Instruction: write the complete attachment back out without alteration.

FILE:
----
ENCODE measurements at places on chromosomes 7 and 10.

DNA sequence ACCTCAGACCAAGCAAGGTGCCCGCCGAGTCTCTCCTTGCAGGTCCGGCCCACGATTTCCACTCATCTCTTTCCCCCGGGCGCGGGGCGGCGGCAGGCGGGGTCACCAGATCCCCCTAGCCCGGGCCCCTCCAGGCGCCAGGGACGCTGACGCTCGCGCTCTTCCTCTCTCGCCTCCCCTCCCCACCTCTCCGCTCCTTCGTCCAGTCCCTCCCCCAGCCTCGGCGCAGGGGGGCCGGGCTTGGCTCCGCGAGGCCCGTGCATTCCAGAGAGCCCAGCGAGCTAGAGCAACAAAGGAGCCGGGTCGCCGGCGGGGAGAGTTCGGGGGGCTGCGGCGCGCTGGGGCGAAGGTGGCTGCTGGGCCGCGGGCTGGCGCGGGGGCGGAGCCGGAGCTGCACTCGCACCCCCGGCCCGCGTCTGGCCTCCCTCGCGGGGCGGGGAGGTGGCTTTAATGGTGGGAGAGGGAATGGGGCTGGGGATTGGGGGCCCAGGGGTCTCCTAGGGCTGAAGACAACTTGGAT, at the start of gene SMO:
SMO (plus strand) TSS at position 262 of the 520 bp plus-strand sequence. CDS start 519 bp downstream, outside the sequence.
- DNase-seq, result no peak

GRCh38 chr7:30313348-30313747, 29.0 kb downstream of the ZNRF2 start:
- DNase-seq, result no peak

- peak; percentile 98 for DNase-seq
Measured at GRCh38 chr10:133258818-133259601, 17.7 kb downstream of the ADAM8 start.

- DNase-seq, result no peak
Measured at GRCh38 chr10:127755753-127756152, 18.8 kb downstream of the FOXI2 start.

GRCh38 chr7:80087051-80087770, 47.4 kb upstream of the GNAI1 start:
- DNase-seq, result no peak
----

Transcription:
ENCODE measurements at places on chromosomes 7 and 10.

DNA sequence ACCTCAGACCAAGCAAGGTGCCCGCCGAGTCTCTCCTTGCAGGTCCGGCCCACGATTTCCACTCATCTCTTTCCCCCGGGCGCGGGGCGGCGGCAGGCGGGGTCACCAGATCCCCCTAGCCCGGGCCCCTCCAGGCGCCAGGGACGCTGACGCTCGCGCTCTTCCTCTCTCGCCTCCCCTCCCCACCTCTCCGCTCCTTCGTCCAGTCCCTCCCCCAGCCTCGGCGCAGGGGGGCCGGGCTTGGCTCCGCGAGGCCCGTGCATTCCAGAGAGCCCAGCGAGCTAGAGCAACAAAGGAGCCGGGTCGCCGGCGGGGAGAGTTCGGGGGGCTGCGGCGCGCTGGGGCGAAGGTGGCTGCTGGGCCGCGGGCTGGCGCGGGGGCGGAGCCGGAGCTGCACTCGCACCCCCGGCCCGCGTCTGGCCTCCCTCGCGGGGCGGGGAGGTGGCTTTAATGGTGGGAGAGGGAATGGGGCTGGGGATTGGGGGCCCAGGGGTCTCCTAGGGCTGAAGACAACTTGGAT, at the start of gene SMO:
SMO (plus strand) TSS at position 262 of the 520 bp plus-strand sequence. CDS start 519 bp downstream, outside the sequence.
- DNase-seq, result no peak

GRCh38 chr7:30313348-30313747, 29.0 kb downstream of the ZNRF2 start:
- DNase-seq, result no peak

- peak; percentile 98 for DNase-seq
Measured at GRCh38 chr10:133258818-133259601, 17.7 kb downstream of the ADAM8 start.

- DNase-seq, result no peak
Measured at GRCh38 chr10:127755753-127756152, 18.8 kb downstream of the FOXI2 start.

GRCh38 chr7:80087051-80087770, 47.4 kb upstream of the GNAI1 start:
- DNase-seq, result no peak